sb.AppendFormat("{0} - {1} [{2}] {3}", e.GetType(), aggregate == null ? e.Message : String.Empty, e.StackTrace, Environment.NewLine);

    if (aggregate != null)
    {
        return String.Join(Environment.NewLine,
            aggregate.InnerExceptions.Select(inner => UnwrapExceptionTextLoop(sb, level + 1, inner)));
    }

    return UnwrapExceptionTextLoop(sb, level + 1, e.InnerException);
}

Let’s put on a simple method that throws several exceptions:

public void TestMethod()
{
    try
    {
        try
        {
            throw new Exception("Inner exception");
        }
        catch (Exception ex)
        {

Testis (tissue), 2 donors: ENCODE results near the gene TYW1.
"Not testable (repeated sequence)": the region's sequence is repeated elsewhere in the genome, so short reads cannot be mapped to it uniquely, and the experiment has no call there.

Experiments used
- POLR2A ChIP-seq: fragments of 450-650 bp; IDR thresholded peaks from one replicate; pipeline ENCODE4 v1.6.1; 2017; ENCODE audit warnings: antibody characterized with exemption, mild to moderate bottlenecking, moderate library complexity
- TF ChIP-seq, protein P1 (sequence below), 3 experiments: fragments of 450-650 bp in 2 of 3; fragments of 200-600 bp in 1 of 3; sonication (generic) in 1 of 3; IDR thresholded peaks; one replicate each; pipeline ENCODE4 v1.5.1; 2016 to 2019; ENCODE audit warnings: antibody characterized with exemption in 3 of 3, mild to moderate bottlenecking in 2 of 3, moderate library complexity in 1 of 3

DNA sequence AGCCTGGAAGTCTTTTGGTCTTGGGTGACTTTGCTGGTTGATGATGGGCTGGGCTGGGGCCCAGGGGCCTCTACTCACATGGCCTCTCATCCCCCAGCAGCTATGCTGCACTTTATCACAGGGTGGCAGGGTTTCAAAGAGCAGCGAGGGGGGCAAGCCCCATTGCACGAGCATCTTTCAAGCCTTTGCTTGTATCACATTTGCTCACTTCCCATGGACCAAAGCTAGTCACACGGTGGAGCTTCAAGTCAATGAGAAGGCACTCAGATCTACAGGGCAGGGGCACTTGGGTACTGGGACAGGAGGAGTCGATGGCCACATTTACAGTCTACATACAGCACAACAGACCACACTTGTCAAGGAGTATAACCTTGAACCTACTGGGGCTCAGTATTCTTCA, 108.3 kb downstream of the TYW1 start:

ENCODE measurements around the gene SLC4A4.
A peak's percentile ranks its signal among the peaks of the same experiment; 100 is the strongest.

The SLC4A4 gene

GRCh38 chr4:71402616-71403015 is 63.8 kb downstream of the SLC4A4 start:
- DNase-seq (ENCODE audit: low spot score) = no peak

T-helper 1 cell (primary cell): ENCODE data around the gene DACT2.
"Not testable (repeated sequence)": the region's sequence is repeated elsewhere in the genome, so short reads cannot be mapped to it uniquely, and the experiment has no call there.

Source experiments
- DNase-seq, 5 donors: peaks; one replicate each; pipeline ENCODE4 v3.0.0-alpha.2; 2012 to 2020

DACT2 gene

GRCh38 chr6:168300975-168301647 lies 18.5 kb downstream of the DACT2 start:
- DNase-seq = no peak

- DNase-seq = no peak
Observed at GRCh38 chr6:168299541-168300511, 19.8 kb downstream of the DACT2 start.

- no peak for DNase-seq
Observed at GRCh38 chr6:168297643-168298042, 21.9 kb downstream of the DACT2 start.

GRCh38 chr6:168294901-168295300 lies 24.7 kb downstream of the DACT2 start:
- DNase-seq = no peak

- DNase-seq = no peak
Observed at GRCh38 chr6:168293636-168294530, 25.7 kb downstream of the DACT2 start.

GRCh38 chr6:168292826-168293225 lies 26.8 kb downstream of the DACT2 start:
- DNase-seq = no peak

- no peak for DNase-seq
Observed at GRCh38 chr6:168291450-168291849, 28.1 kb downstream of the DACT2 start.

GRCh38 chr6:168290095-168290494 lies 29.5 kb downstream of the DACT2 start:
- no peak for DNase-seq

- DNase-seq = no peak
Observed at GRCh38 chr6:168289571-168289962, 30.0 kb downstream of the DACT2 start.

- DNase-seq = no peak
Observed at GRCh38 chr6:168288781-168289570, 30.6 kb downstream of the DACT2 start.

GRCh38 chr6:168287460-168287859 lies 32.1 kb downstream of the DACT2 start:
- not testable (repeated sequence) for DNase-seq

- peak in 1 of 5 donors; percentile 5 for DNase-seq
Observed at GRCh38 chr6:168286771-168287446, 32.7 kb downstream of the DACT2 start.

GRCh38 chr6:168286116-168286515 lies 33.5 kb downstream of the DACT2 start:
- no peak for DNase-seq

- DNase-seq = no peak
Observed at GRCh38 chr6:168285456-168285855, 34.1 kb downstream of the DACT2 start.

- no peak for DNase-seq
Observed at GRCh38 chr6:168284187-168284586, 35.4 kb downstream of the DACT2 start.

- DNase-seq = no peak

throw new Exception("Outer exception");
        }
    }
    catch (Exception ex)
    {
        Console.WriteLine(ErrorHelper.GetExceptionLog(ex));
    }
}

And here is the result (I’ve omitted the large stack trace information):

System.Exception - Outer exception [   at Client.App.TestMethod()..] 
>>System.Exception - Inner exception [   at Client.App.TestMethod()..]

Pretty straightforward, but just in case.. Here is the snippet:

SharpZipLib for WP7 NuGet package

Posted on Apr 16, 2012 in and tagged ,

I really got used to NuGet in the last year and I have almost completely forgotten what is ‘manually adding library file reference’ (can’t say I regret about that). So I was a bit disappointed when I found out that the well-known SharpZipLib NuGet package can’t be used with WP7 projects. However, there is a nice SL/WP7 port version of this library on codeplex (seems that it is abandoned though – no updates in ~2 years, but it works). It was not available to the fellow NuGetters.. until now. Use